Debate and positions
There’s an ongoing debate on whether urban design can be considered a science. Scholars agree that the domain is characterized by the uncritical application of various unrelated theories (Klaasen, 2004; Cuthbert, 2007; Marshall, 2012). From these studies follow that the challenge is to strengthen the theories themselves, improve the coherence between them, and to open up the self-referential nature of the domain. There are several ways to change this situation. Positions vary, from strengthening the domain from within (Marshall, 2012), to replacing the core of urban design (Cuthbert, 2007).

Complexity and urban design
In recent years, the relation between urban design and complexity theory has drawn significant attention. Complexity theories are about open systems, systems that exhibit phenomena such as self-organization, emergence and non-linearity. Classical works are evaluated from a complexity theory point of view, such as the works of Christopher Alexander (Batty & Marshall, 2012, Bettencourt, 2015), Jane Jacobs (Batty, 2008) and Patrick Geddes (Batty & Marshall, 2012). These studies show that the classical works (re-)gain relevance in the context of complexity theory. They also show that the domain of urban design might hold interesting questions and answers for scientists studying complex systems in general.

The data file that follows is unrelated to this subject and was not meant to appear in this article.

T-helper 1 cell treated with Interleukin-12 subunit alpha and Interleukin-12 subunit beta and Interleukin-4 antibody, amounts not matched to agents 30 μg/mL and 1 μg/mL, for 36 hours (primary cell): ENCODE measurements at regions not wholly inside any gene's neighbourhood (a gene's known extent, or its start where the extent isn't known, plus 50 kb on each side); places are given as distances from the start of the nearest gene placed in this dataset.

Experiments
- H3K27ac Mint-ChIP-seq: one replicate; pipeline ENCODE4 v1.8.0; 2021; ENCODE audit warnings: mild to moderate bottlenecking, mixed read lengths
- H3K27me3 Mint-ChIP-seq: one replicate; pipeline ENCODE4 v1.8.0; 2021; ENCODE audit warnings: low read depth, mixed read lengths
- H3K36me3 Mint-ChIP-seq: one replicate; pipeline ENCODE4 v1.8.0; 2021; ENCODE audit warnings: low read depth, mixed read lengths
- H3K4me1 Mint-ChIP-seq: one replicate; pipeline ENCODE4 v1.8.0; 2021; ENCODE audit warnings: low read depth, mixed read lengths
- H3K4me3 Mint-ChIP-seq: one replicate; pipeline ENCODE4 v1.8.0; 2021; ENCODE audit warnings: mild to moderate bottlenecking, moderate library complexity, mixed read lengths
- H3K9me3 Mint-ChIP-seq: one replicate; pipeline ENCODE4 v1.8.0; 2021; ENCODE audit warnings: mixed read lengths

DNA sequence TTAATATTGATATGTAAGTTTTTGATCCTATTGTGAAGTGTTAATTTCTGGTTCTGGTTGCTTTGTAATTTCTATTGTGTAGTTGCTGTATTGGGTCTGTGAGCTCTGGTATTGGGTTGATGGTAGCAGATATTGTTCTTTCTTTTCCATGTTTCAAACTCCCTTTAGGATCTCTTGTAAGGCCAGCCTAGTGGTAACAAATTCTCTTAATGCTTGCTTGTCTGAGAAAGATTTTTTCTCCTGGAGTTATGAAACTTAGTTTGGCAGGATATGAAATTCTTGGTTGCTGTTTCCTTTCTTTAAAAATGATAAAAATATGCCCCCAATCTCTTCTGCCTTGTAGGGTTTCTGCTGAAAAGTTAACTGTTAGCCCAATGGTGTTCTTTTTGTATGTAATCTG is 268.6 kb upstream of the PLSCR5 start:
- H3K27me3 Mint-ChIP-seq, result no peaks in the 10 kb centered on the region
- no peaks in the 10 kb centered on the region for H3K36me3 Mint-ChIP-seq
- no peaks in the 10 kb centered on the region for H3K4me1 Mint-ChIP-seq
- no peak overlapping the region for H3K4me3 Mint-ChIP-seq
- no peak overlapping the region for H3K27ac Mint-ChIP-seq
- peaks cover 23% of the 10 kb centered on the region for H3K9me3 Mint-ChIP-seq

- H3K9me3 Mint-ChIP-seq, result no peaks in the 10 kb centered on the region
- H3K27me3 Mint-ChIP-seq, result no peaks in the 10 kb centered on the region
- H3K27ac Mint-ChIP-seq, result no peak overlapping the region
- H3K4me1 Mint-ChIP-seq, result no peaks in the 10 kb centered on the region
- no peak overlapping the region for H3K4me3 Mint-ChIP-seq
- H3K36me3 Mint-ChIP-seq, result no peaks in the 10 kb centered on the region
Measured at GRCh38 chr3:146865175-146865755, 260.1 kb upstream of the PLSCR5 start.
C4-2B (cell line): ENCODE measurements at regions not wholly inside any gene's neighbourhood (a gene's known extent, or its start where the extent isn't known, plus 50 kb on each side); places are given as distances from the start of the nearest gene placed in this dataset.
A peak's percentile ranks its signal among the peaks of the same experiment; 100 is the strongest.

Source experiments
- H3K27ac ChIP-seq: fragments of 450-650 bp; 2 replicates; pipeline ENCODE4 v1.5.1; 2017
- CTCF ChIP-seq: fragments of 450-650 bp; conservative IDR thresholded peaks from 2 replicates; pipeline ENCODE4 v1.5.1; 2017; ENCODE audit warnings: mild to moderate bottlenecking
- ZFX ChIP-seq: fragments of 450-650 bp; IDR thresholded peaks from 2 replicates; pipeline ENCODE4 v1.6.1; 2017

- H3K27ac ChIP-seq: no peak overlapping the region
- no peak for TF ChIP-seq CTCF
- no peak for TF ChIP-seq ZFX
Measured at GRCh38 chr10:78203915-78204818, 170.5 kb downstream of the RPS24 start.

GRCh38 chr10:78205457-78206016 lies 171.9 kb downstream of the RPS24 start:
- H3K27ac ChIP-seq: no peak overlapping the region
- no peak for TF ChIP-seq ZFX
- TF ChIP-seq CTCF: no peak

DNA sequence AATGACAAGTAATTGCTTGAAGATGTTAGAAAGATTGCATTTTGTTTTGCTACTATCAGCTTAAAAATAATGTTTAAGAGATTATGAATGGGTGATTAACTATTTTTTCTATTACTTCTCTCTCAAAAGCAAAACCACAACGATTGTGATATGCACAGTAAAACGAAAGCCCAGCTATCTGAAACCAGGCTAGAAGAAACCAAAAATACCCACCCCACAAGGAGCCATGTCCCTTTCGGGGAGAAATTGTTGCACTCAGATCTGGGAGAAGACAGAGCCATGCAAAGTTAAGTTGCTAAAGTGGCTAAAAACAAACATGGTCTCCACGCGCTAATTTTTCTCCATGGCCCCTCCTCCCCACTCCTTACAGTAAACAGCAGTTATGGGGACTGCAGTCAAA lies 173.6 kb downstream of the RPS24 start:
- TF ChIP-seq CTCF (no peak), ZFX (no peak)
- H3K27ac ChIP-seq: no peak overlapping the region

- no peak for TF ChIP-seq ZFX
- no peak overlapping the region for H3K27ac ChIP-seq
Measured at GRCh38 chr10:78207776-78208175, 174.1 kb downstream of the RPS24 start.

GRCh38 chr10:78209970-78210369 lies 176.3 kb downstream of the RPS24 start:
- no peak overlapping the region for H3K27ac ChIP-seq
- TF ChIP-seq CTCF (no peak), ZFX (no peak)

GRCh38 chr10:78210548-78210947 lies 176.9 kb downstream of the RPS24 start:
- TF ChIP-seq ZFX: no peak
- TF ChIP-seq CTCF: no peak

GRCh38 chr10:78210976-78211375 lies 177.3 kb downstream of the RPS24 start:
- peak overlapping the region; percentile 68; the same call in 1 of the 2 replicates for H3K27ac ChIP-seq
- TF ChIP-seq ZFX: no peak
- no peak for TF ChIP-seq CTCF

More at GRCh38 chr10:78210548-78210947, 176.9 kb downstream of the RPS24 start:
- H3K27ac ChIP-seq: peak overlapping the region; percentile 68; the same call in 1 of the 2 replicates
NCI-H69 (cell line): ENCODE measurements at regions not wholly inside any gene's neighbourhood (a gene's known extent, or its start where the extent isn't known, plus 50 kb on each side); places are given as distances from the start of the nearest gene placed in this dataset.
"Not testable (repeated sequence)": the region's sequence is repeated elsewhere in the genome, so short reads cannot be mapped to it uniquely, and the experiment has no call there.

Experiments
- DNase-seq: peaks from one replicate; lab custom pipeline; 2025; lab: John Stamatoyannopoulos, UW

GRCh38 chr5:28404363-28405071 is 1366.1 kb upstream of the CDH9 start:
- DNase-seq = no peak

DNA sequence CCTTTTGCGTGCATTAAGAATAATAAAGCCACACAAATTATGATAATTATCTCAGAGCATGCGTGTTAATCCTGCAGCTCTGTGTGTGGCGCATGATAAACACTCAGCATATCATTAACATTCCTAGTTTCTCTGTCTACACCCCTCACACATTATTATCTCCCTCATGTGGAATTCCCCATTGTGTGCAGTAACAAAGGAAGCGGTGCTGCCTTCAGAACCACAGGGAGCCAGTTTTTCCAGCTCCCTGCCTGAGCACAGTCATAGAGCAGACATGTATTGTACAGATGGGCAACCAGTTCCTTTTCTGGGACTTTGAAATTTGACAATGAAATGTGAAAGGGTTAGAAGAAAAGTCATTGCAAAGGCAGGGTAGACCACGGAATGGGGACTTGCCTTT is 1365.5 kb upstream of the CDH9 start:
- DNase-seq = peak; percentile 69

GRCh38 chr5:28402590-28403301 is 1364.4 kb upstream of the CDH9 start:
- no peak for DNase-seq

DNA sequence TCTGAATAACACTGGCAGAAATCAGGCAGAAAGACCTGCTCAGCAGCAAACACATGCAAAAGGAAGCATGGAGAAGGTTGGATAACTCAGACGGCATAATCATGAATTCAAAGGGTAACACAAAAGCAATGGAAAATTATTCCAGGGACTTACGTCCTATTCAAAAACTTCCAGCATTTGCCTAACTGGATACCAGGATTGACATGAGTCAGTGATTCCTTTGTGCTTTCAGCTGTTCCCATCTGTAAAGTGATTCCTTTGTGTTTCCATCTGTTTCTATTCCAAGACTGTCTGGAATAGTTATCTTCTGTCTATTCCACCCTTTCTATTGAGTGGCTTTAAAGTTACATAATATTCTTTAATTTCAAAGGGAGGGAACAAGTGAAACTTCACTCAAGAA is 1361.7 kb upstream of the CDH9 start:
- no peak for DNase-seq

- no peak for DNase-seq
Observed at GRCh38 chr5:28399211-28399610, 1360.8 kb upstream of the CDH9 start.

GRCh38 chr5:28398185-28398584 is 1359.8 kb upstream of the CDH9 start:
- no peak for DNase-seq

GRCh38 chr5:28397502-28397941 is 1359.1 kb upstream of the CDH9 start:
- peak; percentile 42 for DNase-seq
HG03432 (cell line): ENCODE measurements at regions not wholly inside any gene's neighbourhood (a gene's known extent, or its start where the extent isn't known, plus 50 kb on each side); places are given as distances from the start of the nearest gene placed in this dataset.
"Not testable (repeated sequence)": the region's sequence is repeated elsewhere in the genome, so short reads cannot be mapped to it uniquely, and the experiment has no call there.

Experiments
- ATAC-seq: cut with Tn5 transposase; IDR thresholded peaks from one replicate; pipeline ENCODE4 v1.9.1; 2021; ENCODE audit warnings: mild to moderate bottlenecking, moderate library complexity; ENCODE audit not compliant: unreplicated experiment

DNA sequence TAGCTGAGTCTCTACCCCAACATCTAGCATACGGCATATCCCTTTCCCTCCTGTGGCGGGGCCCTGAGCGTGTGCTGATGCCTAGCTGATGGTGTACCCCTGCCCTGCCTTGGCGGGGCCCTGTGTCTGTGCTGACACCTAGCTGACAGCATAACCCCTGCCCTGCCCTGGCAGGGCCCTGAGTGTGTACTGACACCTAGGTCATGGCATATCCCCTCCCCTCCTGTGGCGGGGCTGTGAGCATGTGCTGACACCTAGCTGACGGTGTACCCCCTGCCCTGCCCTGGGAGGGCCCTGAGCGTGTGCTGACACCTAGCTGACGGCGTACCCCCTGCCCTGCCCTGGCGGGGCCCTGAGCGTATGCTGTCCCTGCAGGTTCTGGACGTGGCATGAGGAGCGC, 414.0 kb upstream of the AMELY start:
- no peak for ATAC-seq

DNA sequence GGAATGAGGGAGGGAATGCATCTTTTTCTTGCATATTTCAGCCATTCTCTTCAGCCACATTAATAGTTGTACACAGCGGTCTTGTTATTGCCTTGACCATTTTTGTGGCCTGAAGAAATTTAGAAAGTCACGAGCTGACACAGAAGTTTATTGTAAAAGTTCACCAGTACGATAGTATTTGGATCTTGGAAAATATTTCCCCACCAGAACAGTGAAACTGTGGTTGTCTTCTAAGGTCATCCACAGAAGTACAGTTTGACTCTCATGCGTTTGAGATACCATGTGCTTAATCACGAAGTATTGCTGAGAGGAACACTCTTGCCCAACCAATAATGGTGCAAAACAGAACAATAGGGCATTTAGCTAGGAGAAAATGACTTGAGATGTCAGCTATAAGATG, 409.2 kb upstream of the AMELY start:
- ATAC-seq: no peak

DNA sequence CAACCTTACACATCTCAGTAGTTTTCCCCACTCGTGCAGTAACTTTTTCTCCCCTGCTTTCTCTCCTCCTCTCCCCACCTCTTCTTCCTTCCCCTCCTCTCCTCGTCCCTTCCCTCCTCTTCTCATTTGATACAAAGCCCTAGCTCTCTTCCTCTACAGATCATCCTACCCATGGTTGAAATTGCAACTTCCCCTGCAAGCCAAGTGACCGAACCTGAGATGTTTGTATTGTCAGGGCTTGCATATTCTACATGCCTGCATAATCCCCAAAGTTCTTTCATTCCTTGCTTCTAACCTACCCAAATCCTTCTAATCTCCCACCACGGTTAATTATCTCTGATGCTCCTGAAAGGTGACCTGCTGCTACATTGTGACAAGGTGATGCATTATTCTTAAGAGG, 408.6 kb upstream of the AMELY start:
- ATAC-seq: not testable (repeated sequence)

Cognition and urban design
The relation between urban design and cognitive science has drawn much less attention. Cognitive science is an interdisciplinary field of researchers from psychology, neuroscience, linguistics, philosophy, computer science, and anthropology that seek to understand the mind (Thagard, 2005). The key starting point is The Image of the City from Kevin Lynch, which poses interesting questions related to environmental cognition and designing at a large scale, and their interrelations (Lynch, 1960, 1985). His work, which represents an early cognitive theory of the city, inspired several others to use cognitive science for understand the urban environment (Tzonis, 1992; Haken & Portugali, 2003; Portugali, 2011). These studies show that a classical work (re-)gained relevance in the context of recent developments in cognitive science. It also shows that the domain of urban design might hold interesting questions and answers for scientists studying cognition in general.

Position and contribution
My position is that a transdisciplinary perspective of complexity theory and cognitive science has the potential to deal with the abovementioned challenges, and can strengthen the core of urban design.

A complexity-cognitive framework for urban design
The complexity-cognitive framework I developed is based on three main questions, representing three domains of urban design, and their interrelations (see Figure 1):

  1. How do we design urban environments?
  2. How do we behave in urban environments?
  3. How do we understand the dynamics of urban environments?
  4. What are the relations between these questions?

The questions are explored in my PhD-thesis (Stolk, 2015), and the various conferences (Portugali et al, 2012Portugali & Stolk, 2016). These answers are by no means complete. As such, the framework is an agenda for future research.